Sure, names like Disney and its subsidiary/partner/bunk buddy Pixar have become kings of the animated feature film game, small studios and independent animation auteurs have slowly been creeping into the spotlight, taking more than their fair share of the headlines. And few independent animation directors are truly as great or beloved as one Bill Plympton.
The multi-time Oscar nominated animator, best know for his Plymptoons shorts and one of the most original, hand drawn animation styles the genre has to offer, is back with one of his most accessible and oddly entrancing works to date, a romantic comedy/drama entitle Cheatin’, and it’s a real doozy.
Primarily dialogue free, this gorgeous piece of animation tells the story of Ella, a beautiful young woman who is in attendance at a carnival one day only to fall into the arms of the bombastically muscled Jake. After we see their first meeting, we see that it was love at first sight as they become married. After we see that they are in full on coital harmony, a woman arrives in Jake’s life with falsified evidence to some infidelity on his wife’s behalf. What follows is a tale of revenge, love, loss and a magical soul transporting device, in what is one of Plympton’s prettiest and most surreal works yet, a film arriving five years following his last feature effort.
Inherently absurd and bewilderingly surreal, Plympton’s film is, even at under 80 minutes in length, a relative narrative mess. The added sci-fi element of a magician’s Trans-Soul device muddles up the plot a bit, turning it from a simple tale of the intense emotions as both a positive and a negative in a relationship into something not quite sensical. Without any performances to get caught up in (names like Sophia Takal are credited here, but impossible to recognize without the end credits), the narrative is not much more than a bizarrely comedic mess in which Plympton elevates with some truly stunning visuals.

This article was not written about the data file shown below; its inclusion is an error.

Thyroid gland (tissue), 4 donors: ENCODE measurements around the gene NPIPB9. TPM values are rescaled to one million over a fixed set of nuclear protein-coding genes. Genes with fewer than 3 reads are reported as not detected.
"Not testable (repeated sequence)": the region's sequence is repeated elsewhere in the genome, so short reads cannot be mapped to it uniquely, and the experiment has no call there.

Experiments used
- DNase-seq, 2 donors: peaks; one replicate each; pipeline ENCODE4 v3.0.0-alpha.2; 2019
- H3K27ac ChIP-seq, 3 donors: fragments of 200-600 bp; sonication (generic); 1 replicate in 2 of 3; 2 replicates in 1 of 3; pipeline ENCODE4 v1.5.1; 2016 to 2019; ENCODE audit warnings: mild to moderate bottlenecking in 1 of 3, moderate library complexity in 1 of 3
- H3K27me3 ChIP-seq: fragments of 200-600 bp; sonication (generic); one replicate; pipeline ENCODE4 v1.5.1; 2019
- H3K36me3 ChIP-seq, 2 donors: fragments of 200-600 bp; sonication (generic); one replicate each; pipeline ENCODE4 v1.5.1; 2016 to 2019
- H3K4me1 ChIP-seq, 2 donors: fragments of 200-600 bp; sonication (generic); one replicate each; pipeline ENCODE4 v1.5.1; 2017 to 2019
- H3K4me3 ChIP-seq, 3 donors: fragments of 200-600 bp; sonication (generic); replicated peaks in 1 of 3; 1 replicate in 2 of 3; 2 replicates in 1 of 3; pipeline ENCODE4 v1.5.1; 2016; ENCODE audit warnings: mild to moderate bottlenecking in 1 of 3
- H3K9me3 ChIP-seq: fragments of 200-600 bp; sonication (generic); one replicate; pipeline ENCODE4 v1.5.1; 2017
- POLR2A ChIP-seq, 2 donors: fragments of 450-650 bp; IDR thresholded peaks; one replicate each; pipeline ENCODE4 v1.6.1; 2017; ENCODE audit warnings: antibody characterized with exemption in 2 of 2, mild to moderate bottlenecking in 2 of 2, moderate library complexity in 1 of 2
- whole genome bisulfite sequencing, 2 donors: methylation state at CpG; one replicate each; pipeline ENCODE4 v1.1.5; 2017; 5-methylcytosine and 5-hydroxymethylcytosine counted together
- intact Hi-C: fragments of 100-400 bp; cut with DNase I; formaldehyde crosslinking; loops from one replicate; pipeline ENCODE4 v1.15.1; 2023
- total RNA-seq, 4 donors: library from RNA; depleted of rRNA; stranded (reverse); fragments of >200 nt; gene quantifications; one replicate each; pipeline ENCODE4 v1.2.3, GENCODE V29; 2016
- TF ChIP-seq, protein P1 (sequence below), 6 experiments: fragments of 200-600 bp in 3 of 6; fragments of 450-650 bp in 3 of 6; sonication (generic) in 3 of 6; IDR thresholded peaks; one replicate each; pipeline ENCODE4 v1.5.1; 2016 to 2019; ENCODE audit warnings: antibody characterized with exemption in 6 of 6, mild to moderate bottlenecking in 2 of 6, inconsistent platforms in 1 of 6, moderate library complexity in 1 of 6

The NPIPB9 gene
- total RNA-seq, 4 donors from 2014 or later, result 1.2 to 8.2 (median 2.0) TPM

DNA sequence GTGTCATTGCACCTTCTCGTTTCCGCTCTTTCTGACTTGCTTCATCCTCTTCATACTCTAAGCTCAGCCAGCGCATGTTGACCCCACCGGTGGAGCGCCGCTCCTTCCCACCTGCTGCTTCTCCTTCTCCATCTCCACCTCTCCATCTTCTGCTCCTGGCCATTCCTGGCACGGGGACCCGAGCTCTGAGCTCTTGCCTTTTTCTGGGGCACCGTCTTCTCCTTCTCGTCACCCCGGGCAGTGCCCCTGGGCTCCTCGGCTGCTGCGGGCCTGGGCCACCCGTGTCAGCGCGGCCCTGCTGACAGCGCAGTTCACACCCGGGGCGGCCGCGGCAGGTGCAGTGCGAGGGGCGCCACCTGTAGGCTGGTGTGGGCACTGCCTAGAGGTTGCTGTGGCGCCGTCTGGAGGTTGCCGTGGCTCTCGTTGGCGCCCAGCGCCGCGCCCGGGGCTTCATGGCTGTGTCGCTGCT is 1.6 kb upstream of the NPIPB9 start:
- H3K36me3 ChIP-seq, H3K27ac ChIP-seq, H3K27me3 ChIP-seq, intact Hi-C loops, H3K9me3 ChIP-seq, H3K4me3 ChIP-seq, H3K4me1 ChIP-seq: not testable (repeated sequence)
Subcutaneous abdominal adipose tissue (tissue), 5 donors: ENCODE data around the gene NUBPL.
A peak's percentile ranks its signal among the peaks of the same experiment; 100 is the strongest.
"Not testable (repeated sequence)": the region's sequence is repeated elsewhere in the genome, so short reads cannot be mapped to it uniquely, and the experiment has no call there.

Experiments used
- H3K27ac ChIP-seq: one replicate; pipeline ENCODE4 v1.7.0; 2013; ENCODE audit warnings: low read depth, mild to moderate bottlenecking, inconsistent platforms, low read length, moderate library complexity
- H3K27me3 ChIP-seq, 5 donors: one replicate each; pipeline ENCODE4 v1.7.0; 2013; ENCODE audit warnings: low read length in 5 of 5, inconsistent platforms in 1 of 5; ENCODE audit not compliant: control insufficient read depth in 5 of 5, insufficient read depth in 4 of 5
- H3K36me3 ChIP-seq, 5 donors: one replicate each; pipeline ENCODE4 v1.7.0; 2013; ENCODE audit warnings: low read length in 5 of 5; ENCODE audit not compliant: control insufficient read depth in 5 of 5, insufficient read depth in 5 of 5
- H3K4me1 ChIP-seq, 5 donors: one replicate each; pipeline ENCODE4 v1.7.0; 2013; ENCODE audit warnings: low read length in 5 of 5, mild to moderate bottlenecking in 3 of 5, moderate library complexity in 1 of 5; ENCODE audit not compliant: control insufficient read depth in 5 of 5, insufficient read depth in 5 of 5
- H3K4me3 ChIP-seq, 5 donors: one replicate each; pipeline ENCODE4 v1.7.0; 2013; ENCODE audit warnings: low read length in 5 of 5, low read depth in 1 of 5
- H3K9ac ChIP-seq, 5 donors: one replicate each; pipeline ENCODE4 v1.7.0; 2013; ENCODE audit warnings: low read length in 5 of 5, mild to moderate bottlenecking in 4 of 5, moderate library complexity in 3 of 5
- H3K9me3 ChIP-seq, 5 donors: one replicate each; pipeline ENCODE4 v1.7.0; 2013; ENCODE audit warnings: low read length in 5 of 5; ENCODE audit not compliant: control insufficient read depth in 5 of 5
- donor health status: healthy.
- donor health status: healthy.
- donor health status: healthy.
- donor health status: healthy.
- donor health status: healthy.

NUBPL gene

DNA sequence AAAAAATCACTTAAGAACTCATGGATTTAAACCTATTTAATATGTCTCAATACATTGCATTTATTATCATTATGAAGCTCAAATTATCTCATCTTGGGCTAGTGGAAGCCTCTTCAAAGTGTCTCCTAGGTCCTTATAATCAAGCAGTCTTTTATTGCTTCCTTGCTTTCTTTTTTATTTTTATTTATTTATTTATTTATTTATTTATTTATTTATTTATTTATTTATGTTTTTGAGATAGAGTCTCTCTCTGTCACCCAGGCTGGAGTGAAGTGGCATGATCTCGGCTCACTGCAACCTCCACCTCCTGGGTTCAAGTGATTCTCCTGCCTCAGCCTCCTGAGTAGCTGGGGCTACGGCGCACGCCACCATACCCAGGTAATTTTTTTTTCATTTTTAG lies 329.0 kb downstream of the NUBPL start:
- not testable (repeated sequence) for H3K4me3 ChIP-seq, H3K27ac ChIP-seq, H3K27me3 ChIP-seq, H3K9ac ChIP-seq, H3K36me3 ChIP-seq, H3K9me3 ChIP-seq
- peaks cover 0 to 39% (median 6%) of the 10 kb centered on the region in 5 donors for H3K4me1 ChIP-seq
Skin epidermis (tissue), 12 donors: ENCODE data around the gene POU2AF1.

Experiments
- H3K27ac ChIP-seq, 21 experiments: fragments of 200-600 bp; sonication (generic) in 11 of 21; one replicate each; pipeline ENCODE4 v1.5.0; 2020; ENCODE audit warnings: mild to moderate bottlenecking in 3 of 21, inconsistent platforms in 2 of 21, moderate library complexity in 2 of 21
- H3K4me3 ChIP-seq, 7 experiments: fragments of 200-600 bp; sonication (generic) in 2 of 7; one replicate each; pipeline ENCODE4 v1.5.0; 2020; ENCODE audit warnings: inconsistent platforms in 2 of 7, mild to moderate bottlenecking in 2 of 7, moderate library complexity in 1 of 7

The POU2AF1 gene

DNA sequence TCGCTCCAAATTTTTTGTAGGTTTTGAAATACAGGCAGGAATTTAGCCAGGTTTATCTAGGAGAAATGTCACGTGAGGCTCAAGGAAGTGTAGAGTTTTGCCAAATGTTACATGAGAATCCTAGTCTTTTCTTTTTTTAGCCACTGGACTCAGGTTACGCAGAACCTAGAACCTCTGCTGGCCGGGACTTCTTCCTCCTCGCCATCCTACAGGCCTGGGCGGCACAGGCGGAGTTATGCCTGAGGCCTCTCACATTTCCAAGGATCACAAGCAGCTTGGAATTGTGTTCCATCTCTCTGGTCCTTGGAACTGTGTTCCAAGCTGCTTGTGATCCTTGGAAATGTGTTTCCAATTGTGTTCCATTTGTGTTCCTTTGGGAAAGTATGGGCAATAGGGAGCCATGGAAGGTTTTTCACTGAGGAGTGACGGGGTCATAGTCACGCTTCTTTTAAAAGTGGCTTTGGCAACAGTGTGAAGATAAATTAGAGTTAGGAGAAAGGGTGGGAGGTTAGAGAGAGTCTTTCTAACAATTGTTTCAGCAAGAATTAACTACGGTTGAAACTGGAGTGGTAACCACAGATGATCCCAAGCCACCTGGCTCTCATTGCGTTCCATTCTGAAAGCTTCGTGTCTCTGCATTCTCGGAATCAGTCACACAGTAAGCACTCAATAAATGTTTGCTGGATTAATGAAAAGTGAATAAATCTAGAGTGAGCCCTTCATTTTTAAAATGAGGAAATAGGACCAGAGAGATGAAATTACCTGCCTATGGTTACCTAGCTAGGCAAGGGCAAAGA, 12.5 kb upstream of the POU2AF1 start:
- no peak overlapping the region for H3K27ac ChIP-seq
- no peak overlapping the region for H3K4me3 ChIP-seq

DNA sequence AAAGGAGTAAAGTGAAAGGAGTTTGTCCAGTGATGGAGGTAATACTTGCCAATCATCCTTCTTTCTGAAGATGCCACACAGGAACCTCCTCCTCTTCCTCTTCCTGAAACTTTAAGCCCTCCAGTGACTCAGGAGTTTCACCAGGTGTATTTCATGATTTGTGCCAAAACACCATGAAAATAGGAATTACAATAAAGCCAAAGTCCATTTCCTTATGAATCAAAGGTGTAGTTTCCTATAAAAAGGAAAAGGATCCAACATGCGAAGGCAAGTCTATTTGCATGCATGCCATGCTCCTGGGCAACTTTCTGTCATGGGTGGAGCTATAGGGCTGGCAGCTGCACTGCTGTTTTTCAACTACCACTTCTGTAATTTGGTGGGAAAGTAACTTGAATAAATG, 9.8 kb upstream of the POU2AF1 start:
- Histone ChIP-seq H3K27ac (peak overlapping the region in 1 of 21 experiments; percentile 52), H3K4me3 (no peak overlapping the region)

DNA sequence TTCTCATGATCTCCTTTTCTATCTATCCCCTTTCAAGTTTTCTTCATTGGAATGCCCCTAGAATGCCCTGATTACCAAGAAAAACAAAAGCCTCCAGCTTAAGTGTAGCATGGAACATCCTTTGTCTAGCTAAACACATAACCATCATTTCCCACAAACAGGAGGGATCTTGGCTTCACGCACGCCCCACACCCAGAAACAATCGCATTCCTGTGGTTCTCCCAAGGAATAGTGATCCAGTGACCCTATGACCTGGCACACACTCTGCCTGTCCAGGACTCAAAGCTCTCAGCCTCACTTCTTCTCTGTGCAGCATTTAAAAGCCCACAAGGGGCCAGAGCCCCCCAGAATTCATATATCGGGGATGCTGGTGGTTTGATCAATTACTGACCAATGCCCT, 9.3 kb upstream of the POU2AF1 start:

Best know for an aesthetic that loves to turn the grotesque into something beautiful and the beautiful into something grotesque, this is a sweet and unforgettable piece of animation. The character design is rich and absolutely vital, with the hand drawn animation giving the film a palpable sense of tactility, painting a story that may be a bit too adult for children, but feels ripped right out of a children’s picture book. The score is engrossing and adds a level of emotional depth the film needs, and while the final act may make the premise a bit messy, Plympton’s aesthetic elevates it to something evocative and the final few sequences really bring to light the film’s central themes.
Overall, while the surreal sci-fi elements muddle the central plot, they turn this brisk and comedic look at love and loss into a punchy bit of absurdist animation. One of Plympton’s best feature length efforts to date, there are truly no directors like this animation auteur, and there is certainly no feature quite like this gorgeous romantic picture.